Disclosure: Bell reports no relevant financial disclosures.

A significant change to the labeling of many drug products officially occurred June 30, when a final rule issued by the FDA, the Pregnancy and Lactation Labeling Rule, became effective. This rule applies only to drug products available in the United States by prescription and does not affect the labeling of drug products available over-the-counter.

A drug product’s label is often informally referred to as its package insert, and it contains useful and invaluable information, including indications, dosing, adverse effects, contraindications and use in specific populations such as pregnant women and pediatrics, among other information. This information is vital for the safe and effective use of the drug product.

Edward A. Bell

The FDA does not “approve” a drug product, as is commonly stated, but rather it is the drug product’s labeling that is approved by the FDA. More accurate phrasing would be “This drug is not labeled for this use” as opposed to “This drug is not approved for this use.” How drug products are used for patient care is left to the discretion of the medical community, and quite often drug products are used “off-label,” as pediatric clinicians know all too well.

Novel pregnancy labeling

Descriptions of drug use safety during pregnancy that are most familiar to Infectious Diseases in Children readers include the use of the pregnancy categories ABCDX. Use of these categories began more than 35 years ago, and they are now eliminated with the new Pregnancy and Lactation Labeling Rule (PLLR). Problems with use of these categories have been recognized for many years, however, including a potential for oversimplification of potential risk involved when a drug with a specific risk-letter category is given to a pregnant female.

Use of the current letter system additionally implies a graded level of risk, and risk similarities among drugs within the same letter category, which often is not accurate. The most commonly assigned pregnancy category is C, which states that “animal studies have shown an adverse effect on the fetus, there are no adequate and well-controlled studies in humans ...” or “animal studies have not been conducted and there are no adequate and well-controlled studies in humans.” The current pregnancy classification system, thus, has been criticized as too ambiguous and difficult to apply clinically.

Recognizing these problems, the FDA proposed improvements for drug use safety pregnancy labeling in 2008. Specific drug product labeling — for example, the product’s package insert — will be revised to meet these new requirements, although this may take up to 3 to 5 years to occur for many drug products. Drugs newly labeled, after June 30, will include these new labeling requirements. For example, Daklinza (daclatasvir, Bristol-Myers Squibb) was labeled for use by the FDA in July for treatment of chronic hepatitis C genotype 3 infection in adults. Daclatasvir’s label includes the new pregnancy and lactation labeling (http://packageinserts.bms.com/pi/pi_daklinza.pdf).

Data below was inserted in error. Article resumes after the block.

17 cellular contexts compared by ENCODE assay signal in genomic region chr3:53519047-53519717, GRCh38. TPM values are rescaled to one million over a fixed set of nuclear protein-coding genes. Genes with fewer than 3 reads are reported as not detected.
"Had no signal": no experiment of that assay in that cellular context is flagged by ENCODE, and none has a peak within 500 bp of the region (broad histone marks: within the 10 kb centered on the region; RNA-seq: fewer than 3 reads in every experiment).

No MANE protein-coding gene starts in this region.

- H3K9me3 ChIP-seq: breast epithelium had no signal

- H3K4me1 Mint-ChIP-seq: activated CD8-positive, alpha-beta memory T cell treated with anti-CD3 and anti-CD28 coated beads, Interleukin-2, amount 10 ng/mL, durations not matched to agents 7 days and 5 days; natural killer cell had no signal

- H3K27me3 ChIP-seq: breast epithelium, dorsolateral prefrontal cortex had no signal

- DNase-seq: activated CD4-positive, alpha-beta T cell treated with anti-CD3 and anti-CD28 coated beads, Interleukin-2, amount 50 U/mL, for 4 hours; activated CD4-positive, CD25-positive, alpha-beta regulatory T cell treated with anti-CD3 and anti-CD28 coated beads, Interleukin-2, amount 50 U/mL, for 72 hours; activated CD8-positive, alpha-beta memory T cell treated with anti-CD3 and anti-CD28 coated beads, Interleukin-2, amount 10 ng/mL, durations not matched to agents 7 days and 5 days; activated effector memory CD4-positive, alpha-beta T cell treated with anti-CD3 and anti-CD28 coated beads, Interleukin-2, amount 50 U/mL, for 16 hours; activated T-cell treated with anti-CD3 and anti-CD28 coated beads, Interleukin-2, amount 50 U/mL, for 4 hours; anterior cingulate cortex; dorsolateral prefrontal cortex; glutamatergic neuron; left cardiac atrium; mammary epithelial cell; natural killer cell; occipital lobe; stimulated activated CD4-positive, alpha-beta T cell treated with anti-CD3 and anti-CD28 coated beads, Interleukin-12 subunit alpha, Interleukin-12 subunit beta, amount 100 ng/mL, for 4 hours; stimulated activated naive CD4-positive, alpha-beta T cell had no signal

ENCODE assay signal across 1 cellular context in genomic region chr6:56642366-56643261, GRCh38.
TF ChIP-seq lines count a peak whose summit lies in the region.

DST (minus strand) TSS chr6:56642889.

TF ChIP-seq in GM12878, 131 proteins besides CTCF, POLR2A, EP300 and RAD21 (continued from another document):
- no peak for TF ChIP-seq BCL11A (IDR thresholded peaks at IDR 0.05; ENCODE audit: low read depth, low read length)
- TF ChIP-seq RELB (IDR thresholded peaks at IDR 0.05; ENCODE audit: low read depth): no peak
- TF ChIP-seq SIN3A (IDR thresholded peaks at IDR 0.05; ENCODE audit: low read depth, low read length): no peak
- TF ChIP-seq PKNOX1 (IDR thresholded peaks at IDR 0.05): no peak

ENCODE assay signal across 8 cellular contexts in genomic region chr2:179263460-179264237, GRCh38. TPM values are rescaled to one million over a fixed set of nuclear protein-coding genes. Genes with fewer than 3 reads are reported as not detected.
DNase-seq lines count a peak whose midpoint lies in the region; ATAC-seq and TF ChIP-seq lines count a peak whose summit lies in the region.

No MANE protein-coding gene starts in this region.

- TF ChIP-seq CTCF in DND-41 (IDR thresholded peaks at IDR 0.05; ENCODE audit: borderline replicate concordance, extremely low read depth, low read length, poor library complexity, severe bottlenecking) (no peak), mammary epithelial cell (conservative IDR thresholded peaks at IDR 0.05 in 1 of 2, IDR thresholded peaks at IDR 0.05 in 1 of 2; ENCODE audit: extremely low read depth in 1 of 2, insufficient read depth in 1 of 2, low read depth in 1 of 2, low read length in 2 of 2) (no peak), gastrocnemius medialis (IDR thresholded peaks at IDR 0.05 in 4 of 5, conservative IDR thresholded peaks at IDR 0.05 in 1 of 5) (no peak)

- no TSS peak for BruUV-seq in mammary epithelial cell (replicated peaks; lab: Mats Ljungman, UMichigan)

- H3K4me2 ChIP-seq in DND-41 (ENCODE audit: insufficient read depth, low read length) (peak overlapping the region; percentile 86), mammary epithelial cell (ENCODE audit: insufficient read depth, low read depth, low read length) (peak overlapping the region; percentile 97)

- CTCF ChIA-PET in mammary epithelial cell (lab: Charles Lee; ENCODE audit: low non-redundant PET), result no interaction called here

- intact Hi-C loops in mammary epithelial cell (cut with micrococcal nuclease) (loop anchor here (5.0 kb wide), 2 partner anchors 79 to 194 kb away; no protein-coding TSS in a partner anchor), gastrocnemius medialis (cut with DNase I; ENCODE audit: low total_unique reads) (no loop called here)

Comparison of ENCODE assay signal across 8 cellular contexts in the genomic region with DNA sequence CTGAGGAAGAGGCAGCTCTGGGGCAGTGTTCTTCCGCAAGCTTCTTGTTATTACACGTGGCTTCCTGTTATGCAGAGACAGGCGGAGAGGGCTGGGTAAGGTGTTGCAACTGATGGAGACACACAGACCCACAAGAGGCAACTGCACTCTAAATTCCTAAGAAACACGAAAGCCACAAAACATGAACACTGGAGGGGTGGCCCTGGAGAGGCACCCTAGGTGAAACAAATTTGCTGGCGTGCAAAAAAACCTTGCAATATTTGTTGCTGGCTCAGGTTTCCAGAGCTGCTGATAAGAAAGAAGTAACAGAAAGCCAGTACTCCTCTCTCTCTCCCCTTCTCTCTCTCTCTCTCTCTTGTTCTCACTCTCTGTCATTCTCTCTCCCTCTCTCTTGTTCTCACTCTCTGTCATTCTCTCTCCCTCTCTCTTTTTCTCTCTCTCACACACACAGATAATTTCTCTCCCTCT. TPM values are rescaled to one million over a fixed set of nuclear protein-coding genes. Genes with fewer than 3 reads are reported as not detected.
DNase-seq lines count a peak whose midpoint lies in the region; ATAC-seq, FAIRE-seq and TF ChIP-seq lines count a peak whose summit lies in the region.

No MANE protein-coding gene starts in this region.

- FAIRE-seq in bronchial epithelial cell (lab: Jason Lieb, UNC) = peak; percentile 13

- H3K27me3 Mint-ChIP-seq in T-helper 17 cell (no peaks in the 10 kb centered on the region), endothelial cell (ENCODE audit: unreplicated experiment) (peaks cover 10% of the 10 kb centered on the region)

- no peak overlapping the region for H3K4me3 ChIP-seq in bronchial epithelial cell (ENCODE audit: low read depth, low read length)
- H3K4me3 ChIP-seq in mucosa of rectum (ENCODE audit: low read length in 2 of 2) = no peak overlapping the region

More detailed labeling

With application of the PLLR, the type of information included in a drug’s labeling will not largely change. How the information is organized and described in headings, and the amount of information within the label, will improve, however. Use of the subheadings Nursing Mothers and Labor and Delivery in drug labeling will be eliminated. New labeling information will include three sections: 8.1) Pregnancy, 8.2) Lactation and 8.3) Females and Males of Reproductive Potential.

The Pregnancy section will include information organized into three subheadings: Risk Summary, Clinical Considerations, and Data. This information will include potential risks to the developing fetus (including as assessment of risk), known dosing alterations during pregnancy, effects of timing and duration of exposure during pregnancy, maternal adverse reactions, effects of the drug on labor or delivery, and information on pregnancy exposure registry for the drug, if one exists. A pregnancy exposure registry is an observational study with the purpose of collecting health information from women who take prescription drug products while pregnant. Current pregnancy exposure registries can be viewed online at the FDA’s Office of Women’s Health.

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Updated breast-feeding, reproductive information

Information described in Risk Summary will include an assessment, characterization and summary of known risks to the developing fetus. The Data subheading will include separate animal and human data, if known. The Lactation section will similarly include three subheadings: Risk Summary, Clinical Considerations, and Data. If human data are available, information may include drug concentrations in milk and relative to plasma concentration, and effects of the drug upon milk production, if known. If data for a drug demonstrate that it does not affect the quantity or quality of human milk and it is likely that the drug is not detectable in human milk (or the amount likely to be consumed will not adversely affect the infant), the label will describe the drug as compatible with breast-feeding.

A new section will be included in drug labeling as required by PLLR, Females and Males of Reproductive Potential. This section will include information describing when pregnancy testing or contraception is required or recommended before, during or after use of the drug product, and relevant animal or human data suggest drug-associated fertility effects. Subheadings will include Pregnancy Testing, Contraception and Infertility.

With implantation of a final rule mandated by the FDA this year affecting drug labeling, additional and improved information on drug use in pregnancy and lactation will become available to health care practitioners. Use of the ABCDX pregnancy risk categories, although familiar to all of us, will be eliminated and replaced by narrative information. This will include standardized, clarified and additional information that can assist clinicians to apply such information to specific clinical scenarios and patients.

Disclosure: Bell reports no relevant financial disclosures.